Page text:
Which Materials Are Used to Construct Chin Implants?
Chin implants are designed to improve the prominence of your chin. They come in a variety of styles and sizes, and they can also be custom designed to restore proportion to your chin. If you have a weak and receding chin and wish to improve your jawline, you should consider coming in for chin augmentation. The cool thing is, you can choose the style you want, from a narrow chin to a broad square chin to one that fills in the hollow in front of your jowls. Many options exist. This will be discussed during your consultation and fitting with Dr. Compton, and you will also be able to try them on.
The chin augmentation procedure is also referred to as genioplasty and can be combined with a rhinoplasty to help balance your facial features.
Choice of Material
Many materials are used in the creation of chin implants and they will be discussed below. Dr. Compton prefers to use only solid silicone implants for cosmetic patients due to their ease of use, biocompatibility, easy intraoperative tailoring, low infection rate, and easy removal if required in the future.
- Silicone – Silicone is one of the most commonly used implant materials. It is smooth, soft, flexible, and comes in a variety of shapes and sizes. The tricky part about silicone implants is that they do not incorporate into the surrounding tissue, so the surgeon must be skilled enough to make sure that the pocket is precise. I take this variability out of the equation by securing the implant with titanium screws into the underlying bone. This prevents micromovements and minimizes bone resorption. If the silicone implant is not secured, it might move, buckle, or cause bone resorption when it comes into contact with the mandible. However, they can also be removed easily if needed.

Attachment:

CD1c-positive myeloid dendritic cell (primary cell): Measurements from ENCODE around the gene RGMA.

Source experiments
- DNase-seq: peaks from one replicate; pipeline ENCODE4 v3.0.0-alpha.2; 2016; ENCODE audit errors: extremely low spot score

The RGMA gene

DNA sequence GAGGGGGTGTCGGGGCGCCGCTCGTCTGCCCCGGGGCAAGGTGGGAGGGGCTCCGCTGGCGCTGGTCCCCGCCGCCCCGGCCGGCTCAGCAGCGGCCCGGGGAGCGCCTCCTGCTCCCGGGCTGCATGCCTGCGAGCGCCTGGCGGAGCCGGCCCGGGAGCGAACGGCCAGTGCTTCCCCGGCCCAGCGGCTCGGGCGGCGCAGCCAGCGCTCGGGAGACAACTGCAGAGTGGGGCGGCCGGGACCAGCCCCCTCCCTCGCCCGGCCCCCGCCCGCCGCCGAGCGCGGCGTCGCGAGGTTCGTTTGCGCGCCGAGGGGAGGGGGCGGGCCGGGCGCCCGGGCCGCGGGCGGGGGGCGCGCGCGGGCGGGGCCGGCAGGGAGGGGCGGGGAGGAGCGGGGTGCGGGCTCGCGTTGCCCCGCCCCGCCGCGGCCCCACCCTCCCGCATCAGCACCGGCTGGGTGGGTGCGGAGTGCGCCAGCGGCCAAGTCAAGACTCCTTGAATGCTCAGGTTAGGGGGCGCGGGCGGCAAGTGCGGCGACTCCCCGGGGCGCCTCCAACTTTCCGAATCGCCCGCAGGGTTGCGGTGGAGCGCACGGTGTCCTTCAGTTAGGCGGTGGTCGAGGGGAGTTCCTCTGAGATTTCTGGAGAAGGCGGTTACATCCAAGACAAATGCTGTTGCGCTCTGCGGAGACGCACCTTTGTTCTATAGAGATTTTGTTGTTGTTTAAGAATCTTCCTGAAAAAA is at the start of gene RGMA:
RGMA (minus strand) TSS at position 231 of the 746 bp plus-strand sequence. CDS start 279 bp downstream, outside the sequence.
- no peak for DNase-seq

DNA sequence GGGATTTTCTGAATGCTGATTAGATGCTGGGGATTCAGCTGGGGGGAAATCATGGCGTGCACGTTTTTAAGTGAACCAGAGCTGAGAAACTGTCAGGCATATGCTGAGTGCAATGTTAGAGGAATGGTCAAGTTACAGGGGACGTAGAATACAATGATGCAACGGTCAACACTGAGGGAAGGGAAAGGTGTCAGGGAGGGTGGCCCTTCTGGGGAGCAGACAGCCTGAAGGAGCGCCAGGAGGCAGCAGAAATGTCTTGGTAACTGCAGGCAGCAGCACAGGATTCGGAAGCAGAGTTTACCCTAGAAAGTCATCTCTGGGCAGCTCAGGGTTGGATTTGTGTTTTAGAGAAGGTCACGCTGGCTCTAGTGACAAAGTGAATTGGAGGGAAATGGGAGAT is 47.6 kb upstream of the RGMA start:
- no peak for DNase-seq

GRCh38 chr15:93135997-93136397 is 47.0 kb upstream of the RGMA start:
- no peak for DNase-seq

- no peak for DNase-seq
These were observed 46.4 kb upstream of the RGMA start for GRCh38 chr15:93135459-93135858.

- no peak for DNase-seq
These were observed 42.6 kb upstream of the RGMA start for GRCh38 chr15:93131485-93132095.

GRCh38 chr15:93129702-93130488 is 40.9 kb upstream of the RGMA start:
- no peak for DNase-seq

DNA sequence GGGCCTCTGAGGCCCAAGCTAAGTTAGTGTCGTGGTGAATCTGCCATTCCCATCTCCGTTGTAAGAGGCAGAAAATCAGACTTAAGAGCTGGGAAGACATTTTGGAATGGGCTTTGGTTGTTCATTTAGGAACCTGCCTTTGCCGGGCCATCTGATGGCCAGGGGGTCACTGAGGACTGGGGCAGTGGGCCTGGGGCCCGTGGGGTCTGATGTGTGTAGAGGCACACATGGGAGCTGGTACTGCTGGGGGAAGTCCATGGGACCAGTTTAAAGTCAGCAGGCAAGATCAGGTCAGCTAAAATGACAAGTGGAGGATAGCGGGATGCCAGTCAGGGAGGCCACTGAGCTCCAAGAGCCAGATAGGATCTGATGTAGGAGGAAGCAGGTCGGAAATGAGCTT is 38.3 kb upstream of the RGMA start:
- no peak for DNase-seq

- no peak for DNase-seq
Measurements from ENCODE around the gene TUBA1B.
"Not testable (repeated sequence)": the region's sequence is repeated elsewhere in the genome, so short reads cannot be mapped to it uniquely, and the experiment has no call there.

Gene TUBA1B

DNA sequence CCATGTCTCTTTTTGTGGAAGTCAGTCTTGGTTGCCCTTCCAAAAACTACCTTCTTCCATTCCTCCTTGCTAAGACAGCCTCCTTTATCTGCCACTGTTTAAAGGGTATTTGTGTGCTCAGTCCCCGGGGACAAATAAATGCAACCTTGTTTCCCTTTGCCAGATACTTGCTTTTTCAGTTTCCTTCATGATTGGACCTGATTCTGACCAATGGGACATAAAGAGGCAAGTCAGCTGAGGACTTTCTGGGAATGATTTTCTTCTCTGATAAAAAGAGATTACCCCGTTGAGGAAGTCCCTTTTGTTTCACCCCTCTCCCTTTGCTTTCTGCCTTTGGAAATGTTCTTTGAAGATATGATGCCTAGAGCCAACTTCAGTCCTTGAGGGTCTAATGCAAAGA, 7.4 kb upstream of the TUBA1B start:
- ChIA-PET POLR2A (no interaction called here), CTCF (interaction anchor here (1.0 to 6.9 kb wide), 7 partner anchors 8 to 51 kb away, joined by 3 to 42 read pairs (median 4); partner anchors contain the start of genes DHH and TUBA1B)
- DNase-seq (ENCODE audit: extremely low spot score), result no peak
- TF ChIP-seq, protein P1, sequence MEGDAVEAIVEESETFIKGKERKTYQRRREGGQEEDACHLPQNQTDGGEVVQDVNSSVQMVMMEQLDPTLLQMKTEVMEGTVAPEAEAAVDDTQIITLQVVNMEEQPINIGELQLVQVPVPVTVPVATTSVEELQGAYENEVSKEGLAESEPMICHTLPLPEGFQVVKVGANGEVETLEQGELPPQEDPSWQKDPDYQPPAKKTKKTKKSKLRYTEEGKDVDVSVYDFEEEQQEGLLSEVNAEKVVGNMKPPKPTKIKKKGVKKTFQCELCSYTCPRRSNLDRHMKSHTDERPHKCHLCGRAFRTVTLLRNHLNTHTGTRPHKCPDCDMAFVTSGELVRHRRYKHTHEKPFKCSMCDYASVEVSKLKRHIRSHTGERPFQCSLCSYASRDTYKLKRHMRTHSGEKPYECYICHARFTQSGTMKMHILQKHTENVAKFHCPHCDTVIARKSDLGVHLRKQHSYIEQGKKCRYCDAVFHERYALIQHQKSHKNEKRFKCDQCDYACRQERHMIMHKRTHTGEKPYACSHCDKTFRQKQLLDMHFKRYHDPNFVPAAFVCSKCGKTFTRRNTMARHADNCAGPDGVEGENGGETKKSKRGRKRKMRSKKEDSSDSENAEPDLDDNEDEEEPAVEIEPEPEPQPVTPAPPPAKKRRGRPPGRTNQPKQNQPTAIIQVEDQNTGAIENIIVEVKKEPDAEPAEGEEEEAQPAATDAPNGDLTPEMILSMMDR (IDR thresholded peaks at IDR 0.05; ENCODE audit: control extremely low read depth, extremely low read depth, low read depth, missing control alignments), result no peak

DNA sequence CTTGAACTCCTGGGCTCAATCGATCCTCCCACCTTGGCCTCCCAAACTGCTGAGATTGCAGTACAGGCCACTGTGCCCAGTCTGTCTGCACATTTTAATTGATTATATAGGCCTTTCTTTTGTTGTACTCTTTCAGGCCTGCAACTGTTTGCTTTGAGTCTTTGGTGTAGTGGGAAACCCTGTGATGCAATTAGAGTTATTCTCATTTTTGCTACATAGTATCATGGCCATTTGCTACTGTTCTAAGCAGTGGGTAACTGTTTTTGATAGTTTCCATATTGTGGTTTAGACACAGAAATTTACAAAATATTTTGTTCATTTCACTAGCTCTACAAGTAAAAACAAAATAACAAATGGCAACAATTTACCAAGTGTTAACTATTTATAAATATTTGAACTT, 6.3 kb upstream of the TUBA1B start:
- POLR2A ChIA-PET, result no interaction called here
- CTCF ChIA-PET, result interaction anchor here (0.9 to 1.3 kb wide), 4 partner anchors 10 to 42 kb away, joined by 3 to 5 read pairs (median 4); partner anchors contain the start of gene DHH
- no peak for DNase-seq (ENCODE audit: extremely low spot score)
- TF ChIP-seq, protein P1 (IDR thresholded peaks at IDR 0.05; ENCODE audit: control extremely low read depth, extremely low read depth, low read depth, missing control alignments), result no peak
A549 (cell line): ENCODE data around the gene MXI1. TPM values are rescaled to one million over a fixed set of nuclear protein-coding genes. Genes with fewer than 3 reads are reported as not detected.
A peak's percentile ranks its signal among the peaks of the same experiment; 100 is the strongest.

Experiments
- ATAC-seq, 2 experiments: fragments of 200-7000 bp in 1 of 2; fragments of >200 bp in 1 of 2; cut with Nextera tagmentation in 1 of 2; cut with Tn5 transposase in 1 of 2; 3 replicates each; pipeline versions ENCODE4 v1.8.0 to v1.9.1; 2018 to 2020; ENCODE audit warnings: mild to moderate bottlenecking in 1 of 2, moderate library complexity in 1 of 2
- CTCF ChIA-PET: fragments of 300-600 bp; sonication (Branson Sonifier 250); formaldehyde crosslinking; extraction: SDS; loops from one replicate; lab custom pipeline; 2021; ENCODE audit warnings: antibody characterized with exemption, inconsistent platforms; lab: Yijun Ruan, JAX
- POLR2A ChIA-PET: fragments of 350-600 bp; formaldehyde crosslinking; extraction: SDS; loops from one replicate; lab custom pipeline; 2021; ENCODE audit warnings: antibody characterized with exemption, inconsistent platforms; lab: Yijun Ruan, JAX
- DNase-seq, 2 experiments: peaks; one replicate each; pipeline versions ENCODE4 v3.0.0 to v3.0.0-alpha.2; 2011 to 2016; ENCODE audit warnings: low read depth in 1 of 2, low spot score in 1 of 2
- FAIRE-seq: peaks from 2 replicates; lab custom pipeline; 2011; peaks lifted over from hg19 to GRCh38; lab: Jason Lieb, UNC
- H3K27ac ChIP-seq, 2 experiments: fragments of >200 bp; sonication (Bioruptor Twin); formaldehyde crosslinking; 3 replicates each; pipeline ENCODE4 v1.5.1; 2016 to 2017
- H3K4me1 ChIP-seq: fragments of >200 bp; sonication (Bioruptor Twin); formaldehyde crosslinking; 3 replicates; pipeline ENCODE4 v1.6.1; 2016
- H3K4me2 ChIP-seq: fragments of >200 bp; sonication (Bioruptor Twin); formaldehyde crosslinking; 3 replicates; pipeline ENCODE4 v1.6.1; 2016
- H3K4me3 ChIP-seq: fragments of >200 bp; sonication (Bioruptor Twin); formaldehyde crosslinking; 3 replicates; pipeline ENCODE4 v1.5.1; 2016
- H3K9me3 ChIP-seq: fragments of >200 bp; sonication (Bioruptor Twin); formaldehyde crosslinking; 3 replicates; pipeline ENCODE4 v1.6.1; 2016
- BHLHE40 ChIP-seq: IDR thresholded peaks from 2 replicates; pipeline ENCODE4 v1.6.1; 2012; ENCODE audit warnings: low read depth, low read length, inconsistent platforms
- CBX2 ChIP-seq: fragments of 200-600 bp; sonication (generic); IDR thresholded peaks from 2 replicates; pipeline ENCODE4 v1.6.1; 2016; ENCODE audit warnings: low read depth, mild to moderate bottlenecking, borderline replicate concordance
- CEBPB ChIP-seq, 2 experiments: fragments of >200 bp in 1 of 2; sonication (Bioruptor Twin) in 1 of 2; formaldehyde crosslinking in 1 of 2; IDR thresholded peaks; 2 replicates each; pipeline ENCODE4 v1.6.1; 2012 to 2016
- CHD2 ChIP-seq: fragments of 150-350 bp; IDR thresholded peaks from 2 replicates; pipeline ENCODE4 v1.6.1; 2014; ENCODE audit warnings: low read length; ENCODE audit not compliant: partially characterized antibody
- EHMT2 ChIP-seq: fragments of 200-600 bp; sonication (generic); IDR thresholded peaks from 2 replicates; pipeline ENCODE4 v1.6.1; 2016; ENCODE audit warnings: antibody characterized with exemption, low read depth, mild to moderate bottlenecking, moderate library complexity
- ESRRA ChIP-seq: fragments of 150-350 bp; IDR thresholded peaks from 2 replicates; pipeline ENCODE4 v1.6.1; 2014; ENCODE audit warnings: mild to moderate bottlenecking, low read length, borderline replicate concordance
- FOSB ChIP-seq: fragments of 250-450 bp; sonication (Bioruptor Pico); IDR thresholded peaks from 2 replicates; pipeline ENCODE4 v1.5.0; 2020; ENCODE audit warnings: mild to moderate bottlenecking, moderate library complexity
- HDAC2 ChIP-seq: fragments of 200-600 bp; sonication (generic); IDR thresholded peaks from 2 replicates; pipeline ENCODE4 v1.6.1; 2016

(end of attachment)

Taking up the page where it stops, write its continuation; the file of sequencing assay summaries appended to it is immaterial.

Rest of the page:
- Polyethylene – Polyethylene implants are porous, hard, flexible, and come in a variety of shapes and sizes. They incorporate into the surrounding tissues, which can merge with the pores of the material. This ensures that they stay in place. The negative part is that it has many holes that bacteria can hide in to produce a prolonged inflammation and subacute infection. It can also be more difficult to remove them if needed.
- Polytetrafluoroethylene – This material has the dual advantage of being soft and strong at the same time. It is inserted in the form of carved blocks, premade custom implants, and trimmed sheets, and it is held to your jawbone with the help of titanium screws. Since the material is quite porous, the soft tissue and the bone growing through it hold it together in place. It is biocompatible and does not cause any injury to the patient. This is a great solution for post-traumatic or very complicated defects.
- Acellular Dermal Matrix – This is fashioned from the tissue taken from donors just after their death. The technicians remove the epidermis and treat the underlying dermal layer with antibiotics and reagents that are designed to remove the donor cells. This leaves only the intercellular matrix (components holding cells together) in place and eliminates the chance of rejection. This has the downside of resorption over time but can be good for soft-tissue augmentation.
The Surgical Procedure
The surgeon will begin by making markings on your chin to demarcate the underlying structures. You will then lie down on the operating table, and a certified anesthesiologist will administer general anesthesia. Your vitals will be monitored closely throughout the procedure. Alternatively, we can do this in the office with local anesthesia and oral medications or even in-office IV sedation.
The surgeon will make a small incision where the implant needs to be placed. He will then create a space next to the bone in which to insert the implant. Once the implant is in place, it can be secured with sutures or screws, and then the incisions are closed with the help of dissolvable sutures. The procedure is performed on an outpatient basis, so make sure you have someone to drive you home after the surgery. There is generally little bruising or downtime. There is pain for 24 to 48 hours during which you will have narcotic pain medications to help.
Find Out More
Dr. Andrew Compton, a skilled facial plastic and reconstructive surgeon, will be happy to answer your questions about chin implants and the procedure itself as part of a consultation. Arrange a consultation by contacting us today.